When Airlines Compete on Product, Everybody Wins

From dirt-cheap fares to free food, is air travel great again?

By Diane Rommel

 
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21 February 2017

What would it take to get you to fly Delta? 

A free wrap? Perhaps a cheese plate? 

Because that's what's now on board a dozen Delta flights from JFK to Los Angeles and San Francisco. After a limited trial last fall, the airline has announced the resumption of free meal service in its economy class on those select routes. Even — and this we can barely believe — in their new Basic Economy seats. (As the airline puts it, "nose to tail." Guess which end is the tail.) We should note that Delta's BE fares are less restrictive than those at the other majors in other ways, as well: unlike American and United, they offer use of the overhead compartments, for instance. Apparently cheese plates, like recirculated air, are open to all, at least at Delta. 

The move makes Delta the only major carrier to offer free meals on-board. Fliers will get a choice of "Mesquite-Smoked Turkey Combo, Luvo Mediterranean Whole Grain Veggie Wrap, or fruit and cheese plate"; morning flights will supply a "Honey Maple Breakfast Sandwich, Luvo Breakfast Medley or fruit and cheese plate." Not only is Delta the only major to do so — it's the first major to supply free meals since March 2010, when the now-defunct carrier Continental cleared its last dinner tray. (United swallowed Continental whole in 2012.)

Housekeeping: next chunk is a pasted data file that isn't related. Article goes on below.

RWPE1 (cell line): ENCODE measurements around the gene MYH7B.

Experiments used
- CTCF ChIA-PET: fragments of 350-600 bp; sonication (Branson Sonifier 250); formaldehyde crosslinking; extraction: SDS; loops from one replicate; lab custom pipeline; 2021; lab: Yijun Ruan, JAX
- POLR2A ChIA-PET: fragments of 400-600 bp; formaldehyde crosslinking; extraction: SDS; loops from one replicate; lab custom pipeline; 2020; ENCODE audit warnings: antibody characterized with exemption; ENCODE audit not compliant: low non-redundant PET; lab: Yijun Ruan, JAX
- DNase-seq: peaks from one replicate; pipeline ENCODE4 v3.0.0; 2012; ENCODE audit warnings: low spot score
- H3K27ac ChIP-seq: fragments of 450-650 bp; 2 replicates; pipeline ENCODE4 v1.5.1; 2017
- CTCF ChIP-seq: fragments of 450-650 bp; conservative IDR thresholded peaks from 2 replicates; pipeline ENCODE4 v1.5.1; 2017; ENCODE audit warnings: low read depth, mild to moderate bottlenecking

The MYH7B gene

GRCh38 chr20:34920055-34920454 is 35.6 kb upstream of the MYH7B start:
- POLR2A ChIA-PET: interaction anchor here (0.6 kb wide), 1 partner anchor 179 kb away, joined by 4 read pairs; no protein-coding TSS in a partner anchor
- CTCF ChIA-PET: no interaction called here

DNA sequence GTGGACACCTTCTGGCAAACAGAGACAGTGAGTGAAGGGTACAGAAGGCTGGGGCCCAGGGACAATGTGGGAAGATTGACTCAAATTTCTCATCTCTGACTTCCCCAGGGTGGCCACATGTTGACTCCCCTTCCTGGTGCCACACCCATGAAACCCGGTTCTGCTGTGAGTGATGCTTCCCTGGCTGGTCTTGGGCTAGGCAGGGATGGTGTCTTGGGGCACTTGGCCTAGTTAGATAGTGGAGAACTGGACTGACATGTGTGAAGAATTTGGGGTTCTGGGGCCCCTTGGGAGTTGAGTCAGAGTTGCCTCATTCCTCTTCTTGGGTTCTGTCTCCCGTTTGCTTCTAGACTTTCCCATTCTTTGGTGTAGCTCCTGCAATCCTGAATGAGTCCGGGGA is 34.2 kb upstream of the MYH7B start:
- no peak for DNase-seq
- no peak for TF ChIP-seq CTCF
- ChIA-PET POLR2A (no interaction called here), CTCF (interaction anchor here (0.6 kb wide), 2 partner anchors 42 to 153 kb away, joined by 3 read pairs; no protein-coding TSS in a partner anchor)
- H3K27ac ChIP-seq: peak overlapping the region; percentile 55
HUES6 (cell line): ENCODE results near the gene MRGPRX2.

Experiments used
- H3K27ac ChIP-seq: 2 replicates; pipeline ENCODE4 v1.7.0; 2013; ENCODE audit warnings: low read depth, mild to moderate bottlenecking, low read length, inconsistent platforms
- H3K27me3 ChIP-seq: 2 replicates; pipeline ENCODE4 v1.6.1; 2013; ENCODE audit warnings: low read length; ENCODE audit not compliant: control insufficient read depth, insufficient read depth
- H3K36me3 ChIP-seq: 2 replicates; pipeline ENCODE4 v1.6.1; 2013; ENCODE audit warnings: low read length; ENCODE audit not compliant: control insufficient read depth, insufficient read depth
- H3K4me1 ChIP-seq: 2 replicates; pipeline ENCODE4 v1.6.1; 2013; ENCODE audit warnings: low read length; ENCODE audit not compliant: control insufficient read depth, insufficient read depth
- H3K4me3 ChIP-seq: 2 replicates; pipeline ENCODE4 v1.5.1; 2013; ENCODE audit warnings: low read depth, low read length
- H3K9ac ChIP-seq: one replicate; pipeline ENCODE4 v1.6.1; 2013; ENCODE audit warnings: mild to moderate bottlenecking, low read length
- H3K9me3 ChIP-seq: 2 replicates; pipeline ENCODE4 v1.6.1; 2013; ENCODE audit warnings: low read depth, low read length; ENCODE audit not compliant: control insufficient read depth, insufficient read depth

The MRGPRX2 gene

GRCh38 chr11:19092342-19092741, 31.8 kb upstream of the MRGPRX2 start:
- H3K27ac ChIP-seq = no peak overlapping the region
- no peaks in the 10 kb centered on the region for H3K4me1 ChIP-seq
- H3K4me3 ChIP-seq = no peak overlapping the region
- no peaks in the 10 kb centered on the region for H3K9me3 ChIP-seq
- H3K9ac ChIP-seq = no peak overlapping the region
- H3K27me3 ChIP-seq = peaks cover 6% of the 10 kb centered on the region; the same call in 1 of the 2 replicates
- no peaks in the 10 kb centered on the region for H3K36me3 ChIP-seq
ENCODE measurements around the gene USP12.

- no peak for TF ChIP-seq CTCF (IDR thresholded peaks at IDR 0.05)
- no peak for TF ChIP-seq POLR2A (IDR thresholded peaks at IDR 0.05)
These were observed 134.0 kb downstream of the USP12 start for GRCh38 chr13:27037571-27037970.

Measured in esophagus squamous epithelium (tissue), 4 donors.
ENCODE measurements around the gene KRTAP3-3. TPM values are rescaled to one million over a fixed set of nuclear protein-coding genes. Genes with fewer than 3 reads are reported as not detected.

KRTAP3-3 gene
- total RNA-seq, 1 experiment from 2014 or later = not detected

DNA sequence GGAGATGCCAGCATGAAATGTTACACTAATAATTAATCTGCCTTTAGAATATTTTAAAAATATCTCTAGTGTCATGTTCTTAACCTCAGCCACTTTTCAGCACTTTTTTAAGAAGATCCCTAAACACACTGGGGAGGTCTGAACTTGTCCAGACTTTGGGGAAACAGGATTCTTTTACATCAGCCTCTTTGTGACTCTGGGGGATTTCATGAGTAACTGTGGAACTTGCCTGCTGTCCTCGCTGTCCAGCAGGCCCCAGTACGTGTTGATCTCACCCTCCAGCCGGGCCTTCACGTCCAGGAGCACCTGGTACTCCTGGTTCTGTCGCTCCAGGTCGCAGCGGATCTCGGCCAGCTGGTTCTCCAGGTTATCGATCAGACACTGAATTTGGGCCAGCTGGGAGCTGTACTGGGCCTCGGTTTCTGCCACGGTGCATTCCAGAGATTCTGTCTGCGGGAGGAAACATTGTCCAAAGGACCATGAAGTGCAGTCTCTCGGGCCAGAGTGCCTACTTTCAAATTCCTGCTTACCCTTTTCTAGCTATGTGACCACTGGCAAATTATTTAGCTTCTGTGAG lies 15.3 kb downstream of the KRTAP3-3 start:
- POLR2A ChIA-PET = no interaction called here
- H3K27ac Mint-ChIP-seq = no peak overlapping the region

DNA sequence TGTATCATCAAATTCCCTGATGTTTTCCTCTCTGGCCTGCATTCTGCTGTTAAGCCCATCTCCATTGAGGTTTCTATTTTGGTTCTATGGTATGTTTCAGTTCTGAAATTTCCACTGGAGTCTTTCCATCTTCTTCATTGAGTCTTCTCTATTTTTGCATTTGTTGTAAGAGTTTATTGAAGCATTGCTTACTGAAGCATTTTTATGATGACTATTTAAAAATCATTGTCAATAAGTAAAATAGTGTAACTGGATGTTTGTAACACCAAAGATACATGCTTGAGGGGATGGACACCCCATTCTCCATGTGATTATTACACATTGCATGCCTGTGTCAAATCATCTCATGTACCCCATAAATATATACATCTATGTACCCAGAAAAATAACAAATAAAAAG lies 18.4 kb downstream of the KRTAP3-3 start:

Why treat us to such a delectable array of turkey combos and cheese plates?

Obviously, it's not a purely altruistic move. With mind-boggling profits in play, "airlines are starting to take liberties and compete more aggressively on product," according to Forbes — especially on the lucrative New York-California routes. Consider the new Polaris business suite from United, which debuted last week (not coincidentally, on the Newark to SFO route), or JetBlue's fleet-wide free wifi, announced in January. Now, fliers get to decide which tack to reward: treats for biz-class passengers, snacks and digital upgrades for the middle class, and lower Basic Economy fares for pax without bags.

For once, it seems, some of the spoils will trickle down to the hoi polloi.

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